“I have so many fundamental problems with the bill, that have been confirmed by the CBO report, that it’s difficult to see how any tinkering is going to satisfy my fundamental and deep concerns about the bill,” Collins said on CNN.
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Sen. Susan Collins (R-Maine) said on Monday she would not vote for the Senate’s controversial health care bill, despite urging from fellow Republicans to pass the legislation as soon as this week.
In a series of tweets, Collins cited a Congressional Budget Office report released Monday that found the new bill would cause 22 million people to lose their insurance over the next 10 years. The Senate’s bill would also dramatically undercut federal funding for Medicaid and financial assistance for low- and middle-income people, all facts Collins said wouldn’t “fix ACA problems for rural Maine,” referring to the Obama administration’s Affordable Care Act.
The announcement is a significant blow to Senate Republicans, particularly Majority Leader Mitch McConnell (R-Ky.), who has scrambled to garner support for the bill, which could come up for a vote as early as Thursday.
Read more of this story and view images of Sen. Collins’ tweets and a table that shows the differences between the Affordable Care Act and the two GOP versions to repeal and replace ACA.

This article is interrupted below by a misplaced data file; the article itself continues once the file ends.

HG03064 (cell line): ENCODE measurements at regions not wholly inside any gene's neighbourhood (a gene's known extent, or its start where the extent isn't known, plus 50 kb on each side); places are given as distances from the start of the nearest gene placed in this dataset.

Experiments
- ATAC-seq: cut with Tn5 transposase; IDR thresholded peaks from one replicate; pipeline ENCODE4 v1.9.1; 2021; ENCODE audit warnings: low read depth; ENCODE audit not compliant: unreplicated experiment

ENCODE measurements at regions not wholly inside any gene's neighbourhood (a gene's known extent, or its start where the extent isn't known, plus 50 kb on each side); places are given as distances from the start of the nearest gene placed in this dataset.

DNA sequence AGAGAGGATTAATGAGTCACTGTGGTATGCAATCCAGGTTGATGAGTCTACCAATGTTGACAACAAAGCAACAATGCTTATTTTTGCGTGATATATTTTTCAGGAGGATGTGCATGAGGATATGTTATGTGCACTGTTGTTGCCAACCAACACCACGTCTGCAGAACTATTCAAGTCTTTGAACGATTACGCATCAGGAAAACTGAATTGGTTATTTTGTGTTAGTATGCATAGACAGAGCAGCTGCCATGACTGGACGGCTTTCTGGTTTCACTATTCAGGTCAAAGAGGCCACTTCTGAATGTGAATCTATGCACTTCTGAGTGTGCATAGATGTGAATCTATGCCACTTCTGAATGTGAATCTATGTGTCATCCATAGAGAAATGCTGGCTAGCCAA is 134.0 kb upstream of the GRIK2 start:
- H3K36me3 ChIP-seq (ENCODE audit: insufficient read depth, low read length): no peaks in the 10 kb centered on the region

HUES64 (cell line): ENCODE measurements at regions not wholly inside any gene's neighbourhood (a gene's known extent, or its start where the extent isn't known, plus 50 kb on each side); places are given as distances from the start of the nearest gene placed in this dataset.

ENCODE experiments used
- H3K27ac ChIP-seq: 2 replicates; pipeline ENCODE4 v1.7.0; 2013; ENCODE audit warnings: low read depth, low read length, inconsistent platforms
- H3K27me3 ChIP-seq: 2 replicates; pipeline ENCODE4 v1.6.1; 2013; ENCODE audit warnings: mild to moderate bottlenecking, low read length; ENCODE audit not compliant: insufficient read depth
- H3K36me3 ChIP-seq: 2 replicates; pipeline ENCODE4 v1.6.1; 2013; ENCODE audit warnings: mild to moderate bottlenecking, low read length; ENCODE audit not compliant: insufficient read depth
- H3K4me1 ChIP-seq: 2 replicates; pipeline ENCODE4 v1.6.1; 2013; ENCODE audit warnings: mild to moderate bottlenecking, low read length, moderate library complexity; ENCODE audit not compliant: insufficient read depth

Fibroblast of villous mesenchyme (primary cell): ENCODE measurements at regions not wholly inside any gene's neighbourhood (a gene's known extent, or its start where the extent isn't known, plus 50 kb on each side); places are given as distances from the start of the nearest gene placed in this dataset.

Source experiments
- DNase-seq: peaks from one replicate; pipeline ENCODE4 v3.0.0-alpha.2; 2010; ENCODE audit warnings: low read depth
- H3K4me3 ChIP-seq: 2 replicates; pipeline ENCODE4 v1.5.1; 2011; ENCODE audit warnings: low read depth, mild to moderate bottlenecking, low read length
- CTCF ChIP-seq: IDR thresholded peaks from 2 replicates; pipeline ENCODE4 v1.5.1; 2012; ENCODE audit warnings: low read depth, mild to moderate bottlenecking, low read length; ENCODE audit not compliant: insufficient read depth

Maine health providers from across the state spoke in Lewiston on Friday to denounce the Senate health care bill and urge Sen. Susan Collins to oppose it.
Portland family physician Dr. Sam Zager said the Senate bill will cut off care for patients.
“I think this gets to the core of what it means to have a civilized society,” he said. “Are we going to turn people out? Are we going to toss them off the ship and let them drown at sea? Or are we going to acknowledge that we have a responsibility for the welfare of those around us?”
The Senate bill would partially cut funding for the Medicaid program, which pays for the majority of long-term care costs for seniors and people with disabilities.
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Sen. Susan Collins says she will spend the next few days carefully reviewing the new Affordable Care Act repeal proposal, taking a hard look at an upcoming analysis by the Congressional Budget Office and considering what she has learned from her conversations with constituents in Maine.
We admire her diligence, but we think Collins already has enough information to know what she should do. This bill would be bad for Maine and bad for America, and the senator should speak out against it as forcefully as possible.
Collins’ voice has never been more important. Because of the way parliamentary rules are being applied, the 52 Republicans in the Senate are the only ones who get to make a meaningful impact in this debate. If only three Republican senators refuse to sign on, the bill will have to be renegotiated. Just hours after details of the bill were revealed, four hard-right senators said they might scuttle it if the cuts to health care aren’t even deeper than proposed.
Read more of the editorial in the Portland Press Herald.